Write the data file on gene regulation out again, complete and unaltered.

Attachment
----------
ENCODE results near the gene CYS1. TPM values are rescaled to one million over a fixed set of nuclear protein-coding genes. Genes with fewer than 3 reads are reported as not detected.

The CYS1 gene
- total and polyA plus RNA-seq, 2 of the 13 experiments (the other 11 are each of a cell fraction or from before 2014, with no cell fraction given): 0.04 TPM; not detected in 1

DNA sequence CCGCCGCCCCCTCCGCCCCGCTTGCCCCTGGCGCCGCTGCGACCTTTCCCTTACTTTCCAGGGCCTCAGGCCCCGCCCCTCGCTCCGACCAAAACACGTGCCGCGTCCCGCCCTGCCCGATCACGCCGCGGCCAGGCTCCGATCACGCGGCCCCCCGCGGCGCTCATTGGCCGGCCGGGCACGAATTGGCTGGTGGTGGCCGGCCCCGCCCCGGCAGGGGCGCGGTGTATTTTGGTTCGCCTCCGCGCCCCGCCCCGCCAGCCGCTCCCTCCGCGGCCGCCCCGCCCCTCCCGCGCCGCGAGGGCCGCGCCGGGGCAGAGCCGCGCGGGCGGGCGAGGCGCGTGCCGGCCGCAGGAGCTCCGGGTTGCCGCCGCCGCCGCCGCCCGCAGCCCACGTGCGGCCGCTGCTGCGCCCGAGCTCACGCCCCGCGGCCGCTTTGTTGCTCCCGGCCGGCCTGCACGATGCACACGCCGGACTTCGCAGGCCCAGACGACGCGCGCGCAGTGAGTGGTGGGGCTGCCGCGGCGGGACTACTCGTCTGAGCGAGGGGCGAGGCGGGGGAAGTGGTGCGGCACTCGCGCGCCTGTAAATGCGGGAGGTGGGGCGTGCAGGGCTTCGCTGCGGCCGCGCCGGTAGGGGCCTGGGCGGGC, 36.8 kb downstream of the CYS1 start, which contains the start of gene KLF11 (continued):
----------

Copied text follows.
ENCODE results near the gene CYS1. TPM values are rescaled to one million over a fixed set of nuclear protein-coding genes. Genes with fewer than 3 reads are reported as not detected.

The CYS1 gene
- total and polyA plus RNA-seq, 2 of the 13 experiments (the other 11 are each of a cell fraction or from before 2014, with no cell fraction given): 0.04 TPM; not detected in 1

DNA sequence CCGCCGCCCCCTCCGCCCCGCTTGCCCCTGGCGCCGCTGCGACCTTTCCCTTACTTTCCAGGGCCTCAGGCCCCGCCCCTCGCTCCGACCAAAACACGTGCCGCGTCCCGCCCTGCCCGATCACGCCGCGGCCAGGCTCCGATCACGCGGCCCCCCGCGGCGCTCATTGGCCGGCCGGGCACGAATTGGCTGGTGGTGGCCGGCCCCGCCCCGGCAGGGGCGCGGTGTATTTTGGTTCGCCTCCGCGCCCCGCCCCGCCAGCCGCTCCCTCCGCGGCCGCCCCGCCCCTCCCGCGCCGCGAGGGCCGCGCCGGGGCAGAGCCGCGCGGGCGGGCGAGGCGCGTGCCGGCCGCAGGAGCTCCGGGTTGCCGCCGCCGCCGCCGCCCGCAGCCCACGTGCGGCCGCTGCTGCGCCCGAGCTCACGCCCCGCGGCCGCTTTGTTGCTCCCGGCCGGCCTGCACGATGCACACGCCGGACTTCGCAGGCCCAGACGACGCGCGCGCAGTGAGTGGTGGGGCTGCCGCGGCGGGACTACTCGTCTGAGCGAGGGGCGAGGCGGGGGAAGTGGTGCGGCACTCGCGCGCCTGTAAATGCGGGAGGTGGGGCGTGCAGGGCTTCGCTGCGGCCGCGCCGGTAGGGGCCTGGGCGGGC, 36.8 kb downstream of the CYS1 start, which contains the start of gene KLF11 (continued):